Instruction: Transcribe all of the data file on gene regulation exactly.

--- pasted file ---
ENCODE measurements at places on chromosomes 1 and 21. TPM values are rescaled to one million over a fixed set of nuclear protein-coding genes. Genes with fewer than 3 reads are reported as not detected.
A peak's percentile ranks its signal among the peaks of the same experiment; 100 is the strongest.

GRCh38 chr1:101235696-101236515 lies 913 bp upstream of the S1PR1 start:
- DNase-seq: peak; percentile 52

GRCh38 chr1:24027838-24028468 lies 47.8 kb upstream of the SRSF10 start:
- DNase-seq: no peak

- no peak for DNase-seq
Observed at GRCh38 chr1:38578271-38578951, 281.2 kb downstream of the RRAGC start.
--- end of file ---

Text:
ENCODE measurements at places on chromosomes 1 and 21. TPM values are rescaled to one million over a fixed set of nuclear protein-coding genes. Genes with fewer than 3 reads are reported as not detected.
A peak's percentile ranks its signal among the peaks of the same experiment; 100 is the strongest.

GRCh38 chr1:101235696-101236515 lies 913 bp upstream of the S1PR1 start:
- DNase-seq: peak; percentile 52

GRCh38 chr1:24027838-24028468 lies 47.8 kb upstream of the SRSF10 start:
- DNase-seq: no peak

- no peak for DNase-seq
Observed at GRCh38 chr1:38578271-38578951, 281.2 kb downstream of the RRAGC start.